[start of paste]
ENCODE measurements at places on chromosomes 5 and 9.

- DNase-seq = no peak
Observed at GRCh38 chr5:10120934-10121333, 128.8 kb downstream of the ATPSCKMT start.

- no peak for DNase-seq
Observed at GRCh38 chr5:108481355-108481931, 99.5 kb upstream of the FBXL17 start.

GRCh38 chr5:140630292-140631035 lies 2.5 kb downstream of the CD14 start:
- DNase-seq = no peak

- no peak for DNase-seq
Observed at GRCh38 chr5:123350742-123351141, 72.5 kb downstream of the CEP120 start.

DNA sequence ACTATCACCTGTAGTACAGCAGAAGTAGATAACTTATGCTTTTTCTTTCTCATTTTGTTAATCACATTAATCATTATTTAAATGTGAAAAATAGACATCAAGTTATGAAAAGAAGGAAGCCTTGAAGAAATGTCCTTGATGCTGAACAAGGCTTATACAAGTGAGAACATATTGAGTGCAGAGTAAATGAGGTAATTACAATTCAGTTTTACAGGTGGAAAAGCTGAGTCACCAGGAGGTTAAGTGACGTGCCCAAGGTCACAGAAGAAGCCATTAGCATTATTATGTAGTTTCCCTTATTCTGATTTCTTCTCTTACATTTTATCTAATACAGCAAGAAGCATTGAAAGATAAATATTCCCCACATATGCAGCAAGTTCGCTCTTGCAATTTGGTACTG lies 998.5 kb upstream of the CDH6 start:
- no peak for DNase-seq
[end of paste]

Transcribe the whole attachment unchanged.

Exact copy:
ENCODE measurements at places on chromosomes 5 and 9.

- DNase-seq = no peak
Observed at GRCh38 chr5:10120934-10121333, 128.8 kb downstream of the ATPSCKMT start.

- no peak for DNase-seq
Observed at GRCh38 chr5:108481355-108481931, 99.5 kb upstream of the FBXL17 start.

GRCh38 chr5:140630292-140631035 lies 2.5 kb downstream of the CD14 start:
- DNase-seq = no peak

- no peak for DNase-seq
Observed at GRCh38 chr5:123350742-123351141, 72.5 kb downstream of the CEP120 start.

DNA sequence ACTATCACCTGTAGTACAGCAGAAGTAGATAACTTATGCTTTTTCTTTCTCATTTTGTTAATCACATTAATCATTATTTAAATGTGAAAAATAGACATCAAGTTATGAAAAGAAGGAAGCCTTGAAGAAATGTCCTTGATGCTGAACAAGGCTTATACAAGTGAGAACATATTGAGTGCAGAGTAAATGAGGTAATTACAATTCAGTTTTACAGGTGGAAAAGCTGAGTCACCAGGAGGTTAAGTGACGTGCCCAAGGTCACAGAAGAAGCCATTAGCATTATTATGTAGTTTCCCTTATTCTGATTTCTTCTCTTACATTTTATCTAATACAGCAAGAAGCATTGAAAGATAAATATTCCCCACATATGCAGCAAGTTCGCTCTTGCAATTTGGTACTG lies 998.5 kb upstream of the CDH6 start:
- no peak for DNase-seq